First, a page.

lecture 1 - Descriptive Statistics Everything dealing with...

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Descriptive Statistics
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Everything dealing with collection, processing, analyzing, and interpretation of numerical data belongs to the domain of statistics . Statistics as a science develops statistical ideas from its probabilistic foundation, and applies them in the different fields of science and practice.
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Once the data have been obtained, we may organize and summarize them in such a way as to arrive at their orderly presentation. Such procedures are often termed descriptive statistics. For example, tabulation might be made of the heights of all university students, indicating an average height for each age.
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However, we may want to make some generalizations from these data. We may wish to conclude whether university males are on average taller than females. The ability to make such generalized conclusions, inferring characteristics of the whole from characteristics of its parts, lies within the realm of inferential statistics or inductive statistics.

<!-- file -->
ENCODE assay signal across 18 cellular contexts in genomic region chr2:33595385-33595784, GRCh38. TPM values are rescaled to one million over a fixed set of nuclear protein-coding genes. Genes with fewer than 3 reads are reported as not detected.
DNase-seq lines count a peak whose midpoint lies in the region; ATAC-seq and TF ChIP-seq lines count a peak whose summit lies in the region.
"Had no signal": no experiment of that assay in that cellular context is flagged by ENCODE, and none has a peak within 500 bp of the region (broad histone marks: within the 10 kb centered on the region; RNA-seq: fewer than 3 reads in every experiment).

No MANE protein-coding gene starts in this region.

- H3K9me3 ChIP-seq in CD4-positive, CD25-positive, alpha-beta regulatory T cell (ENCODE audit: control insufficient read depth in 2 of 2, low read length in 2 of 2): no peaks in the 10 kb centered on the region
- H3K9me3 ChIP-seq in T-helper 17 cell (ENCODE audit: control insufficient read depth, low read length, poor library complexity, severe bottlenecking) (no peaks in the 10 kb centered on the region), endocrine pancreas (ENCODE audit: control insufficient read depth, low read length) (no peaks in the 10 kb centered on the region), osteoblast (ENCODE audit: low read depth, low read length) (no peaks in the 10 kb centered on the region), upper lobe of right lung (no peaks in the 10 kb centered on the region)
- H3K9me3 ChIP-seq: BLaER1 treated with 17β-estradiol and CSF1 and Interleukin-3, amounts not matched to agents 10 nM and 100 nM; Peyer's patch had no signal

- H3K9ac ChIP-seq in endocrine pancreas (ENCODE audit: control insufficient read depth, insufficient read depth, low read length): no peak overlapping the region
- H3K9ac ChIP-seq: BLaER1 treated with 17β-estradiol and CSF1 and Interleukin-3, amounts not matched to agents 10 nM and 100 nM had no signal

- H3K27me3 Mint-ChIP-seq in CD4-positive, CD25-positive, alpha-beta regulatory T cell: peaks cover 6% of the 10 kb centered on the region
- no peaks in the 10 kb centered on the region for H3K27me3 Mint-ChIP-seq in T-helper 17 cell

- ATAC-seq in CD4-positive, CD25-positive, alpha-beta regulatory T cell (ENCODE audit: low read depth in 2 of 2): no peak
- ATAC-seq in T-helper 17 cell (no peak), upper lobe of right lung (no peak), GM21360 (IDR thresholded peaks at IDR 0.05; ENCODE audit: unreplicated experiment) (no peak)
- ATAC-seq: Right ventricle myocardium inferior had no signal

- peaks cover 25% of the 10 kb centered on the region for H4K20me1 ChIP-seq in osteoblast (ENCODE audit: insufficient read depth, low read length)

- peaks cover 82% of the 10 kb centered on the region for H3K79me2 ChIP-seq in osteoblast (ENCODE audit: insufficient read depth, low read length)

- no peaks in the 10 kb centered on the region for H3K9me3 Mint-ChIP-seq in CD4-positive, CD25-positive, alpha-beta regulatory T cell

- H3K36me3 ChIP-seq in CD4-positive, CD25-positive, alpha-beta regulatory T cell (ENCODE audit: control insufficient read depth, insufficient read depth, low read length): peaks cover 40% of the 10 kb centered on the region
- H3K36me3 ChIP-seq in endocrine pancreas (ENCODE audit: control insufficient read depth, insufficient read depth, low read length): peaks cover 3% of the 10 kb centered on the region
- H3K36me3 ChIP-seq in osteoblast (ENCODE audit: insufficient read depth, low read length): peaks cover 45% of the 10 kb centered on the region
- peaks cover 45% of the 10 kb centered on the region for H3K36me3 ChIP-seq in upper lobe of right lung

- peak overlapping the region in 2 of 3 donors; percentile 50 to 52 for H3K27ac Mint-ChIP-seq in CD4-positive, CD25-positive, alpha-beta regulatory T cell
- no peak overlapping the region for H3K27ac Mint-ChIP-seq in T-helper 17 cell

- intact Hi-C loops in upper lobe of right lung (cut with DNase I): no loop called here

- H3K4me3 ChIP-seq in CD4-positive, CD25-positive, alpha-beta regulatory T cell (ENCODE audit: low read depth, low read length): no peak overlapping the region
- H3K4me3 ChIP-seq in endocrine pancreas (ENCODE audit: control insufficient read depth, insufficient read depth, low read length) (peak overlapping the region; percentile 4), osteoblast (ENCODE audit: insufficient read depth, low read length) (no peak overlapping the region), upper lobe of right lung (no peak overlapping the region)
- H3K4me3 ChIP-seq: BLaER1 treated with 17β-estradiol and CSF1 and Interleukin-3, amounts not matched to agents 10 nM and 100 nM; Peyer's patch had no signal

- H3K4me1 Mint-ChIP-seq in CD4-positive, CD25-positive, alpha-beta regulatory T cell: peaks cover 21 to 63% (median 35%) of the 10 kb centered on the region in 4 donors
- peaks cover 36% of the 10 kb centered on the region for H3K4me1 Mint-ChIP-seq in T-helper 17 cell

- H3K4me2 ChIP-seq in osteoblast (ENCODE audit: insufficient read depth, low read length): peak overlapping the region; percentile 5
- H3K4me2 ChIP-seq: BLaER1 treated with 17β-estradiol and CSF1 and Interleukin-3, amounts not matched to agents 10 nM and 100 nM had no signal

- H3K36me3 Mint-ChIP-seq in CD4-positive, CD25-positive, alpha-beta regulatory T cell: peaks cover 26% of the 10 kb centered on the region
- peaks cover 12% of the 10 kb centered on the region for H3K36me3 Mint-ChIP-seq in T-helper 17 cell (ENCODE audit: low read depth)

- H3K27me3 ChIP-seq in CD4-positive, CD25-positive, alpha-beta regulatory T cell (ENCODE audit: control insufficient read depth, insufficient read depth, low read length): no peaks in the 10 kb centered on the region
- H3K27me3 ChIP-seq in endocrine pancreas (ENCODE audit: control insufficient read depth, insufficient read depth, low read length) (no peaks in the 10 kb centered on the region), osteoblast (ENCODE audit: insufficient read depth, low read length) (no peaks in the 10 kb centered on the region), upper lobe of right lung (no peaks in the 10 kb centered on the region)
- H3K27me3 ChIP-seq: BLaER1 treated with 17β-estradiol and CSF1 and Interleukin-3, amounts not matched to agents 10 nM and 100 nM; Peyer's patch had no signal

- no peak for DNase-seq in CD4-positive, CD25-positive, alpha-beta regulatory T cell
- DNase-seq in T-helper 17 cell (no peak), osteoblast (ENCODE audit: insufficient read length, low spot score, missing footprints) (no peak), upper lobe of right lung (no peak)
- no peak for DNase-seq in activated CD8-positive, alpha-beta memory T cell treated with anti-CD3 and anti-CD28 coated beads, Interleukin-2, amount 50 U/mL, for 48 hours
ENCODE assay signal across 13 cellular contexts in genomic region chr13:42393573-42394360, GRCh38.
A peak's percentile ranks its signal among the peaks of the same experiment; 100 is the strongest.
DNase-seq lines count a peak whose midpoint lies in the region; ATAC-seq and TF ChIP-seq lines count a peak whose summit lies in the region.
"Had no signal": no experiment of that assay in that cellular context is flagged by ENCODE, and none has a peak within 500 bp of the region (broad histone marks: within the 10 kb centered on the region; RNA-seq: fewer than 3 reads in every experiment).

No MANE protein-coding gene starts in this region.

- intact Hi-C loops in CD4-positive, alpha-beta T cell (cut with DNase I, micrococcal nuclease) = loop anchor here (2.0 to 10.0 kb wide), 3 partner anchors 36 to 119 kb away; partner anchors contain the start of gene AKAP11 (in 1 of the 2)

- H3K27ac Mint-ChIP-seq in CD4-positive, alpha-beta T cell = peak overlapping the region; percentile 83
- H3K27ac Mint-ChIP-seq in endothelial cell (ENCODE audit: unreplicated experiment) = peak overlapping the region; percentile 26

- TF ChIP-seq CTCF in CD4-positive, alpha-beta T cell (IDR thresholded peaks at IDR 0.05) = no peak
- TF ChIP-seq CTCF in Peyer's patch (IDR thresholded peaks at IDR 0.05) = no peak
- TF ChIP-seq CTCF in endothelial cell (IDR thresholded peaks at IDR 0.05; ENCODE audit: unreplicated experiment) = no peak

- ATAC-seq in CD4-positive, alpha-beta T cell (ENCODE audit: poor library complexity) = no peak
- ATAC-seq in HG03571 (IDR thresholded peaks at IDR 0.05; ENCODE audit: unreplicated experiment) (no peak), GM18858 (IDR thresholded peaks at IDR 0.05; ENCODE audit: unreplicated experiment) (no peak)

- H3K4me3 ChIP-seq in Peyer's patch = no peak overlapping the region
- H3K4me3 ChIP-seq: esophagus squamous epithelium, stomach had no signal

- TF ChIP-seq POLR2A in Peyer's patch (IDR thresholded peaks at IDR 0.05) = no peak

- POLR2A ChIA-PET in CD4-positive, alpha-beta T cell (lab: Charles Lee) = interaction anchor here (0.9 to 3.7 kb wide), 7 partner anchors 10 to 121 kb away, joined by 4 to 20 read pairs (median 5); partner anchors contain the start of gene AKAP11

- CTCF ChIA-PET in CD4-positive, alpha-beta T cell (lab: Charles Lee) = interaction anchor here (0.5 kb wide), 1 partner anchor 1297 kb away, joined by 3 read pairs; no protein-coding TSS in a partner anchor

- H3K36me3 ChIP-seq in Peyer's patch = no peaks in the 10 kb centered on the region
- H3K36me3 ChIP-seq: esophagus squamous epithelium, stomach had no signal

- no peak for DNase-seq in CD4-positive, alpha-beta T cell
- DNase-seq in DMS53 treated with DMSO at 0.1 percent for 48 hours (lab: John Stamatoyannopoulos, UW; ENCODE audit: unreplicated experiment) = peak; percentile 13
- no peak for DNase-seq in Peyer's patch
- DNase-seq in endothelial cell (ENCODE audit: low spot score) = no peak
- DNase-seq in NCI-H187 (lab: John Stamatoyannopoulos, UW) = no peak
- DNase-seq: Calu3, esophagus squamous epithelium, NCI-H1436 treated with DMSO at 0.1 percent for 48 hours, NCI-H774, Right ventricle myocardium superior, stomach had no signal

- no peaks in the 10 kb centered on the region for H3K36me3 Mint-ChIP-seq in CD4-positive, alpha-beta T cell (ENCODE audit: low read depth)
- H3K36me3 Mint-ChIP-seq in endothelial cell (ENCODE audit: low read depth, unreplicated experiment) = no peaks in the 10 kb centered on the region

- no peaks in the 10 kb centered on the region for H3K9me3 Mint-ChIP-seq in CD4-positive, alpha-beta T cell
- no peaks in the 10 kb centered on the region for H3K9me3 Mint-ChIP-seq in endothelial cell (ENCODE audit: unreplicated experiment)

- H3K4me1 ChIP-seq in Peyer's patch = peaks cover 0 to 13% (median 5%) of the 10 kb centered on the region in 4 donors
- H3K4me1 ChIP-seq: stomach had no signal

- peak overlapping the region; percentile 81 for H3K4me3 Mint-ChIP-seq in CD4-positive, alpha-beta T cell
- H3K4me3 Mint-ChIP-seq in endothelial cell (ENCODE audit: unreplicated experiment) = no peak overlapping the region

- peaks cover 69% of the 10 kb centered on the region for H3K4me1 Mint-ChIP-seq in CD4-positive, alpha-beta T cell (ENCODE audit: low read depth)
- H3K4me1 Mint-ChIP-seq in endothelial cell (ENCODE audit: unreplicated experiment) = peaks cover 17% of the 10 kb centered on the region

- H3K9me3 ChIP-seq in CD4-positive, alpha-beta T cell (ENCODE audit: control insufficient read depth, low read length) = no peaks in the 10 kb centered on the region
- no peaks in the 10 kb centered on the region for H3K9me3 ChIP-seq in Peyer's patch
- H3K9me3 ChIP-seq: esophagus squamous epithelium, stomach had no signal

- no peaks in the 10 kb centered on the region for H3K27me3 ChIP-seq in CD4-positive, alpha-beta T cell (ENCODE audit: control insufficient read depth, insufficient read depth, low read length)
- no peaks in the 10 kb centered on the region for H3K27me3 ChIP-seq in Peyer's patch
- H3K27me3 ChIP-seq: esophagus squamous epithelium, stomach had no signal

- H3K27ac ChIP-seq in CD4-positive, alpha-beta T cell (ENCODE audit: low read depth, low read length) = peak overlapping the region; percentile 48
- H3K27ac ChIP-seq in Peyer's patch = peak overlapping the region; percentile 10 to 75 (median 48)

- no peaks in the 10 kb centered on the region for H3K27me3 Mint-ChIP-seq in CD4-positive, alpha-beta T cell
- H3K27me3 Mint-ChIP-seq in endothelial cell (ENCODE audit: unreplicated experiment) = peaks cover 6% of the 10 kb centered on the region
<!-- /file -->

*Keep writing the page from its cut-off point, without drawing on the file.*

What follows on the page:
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Types of Data and Variables Whenever we make an observation on a variable for some collection of individuals or objects, we call the results a data set . 1. Data on a Nominal (Categorical) Scale If we determine the car color for each of 5 cars and the results are grey, blue, red, brown, and black the collection of these 5 observations is a categorical or nominal data set . The order of listing the categories is irrelevant.
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2. Data on an Ordinal (Rank-order) Scale Numbers represent rank-orders , and do not give information regarding the differences between adjacent ranks. The characteristics can be put into categories but the categories can also be ordered. E.g., patient condition (good, fair, serious, critical), attitude scale (1=Strongly agree, 2=Agree, 3=Neutral, 4=Disagree, 5=Strongly disagree). Ordinal variables can order categories, but distances between categories are unknown.
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3. Data on an Interval Scale When objects or events can be distinguished from one another and ranked, and when the differences between measurements also have meaning, the interval scale of measurement is applicable. An interval variable is one that does have numerical distances between any two values. In a Fahrenheit thermometer, mercury rises in equal intervals called degrees.
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However, the zero point is arbitrary, chosen simply because Fahrenheit decided that the zero point on his scale would be 32° below the freezing point of water. Because the units are in equal intervals, it is possible to add and subtract across an interval scale. You can say that 100°F is 50° warmer than 50°F, but you cannot say that 100°F is twice as hot as 50°F because zero does not represent the complete absence of heat.
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4. Data on a Ratio Scale The zero point for these variables is not arbitrary but determined by nature so it is possible to multiply and divide across a ratio scale.
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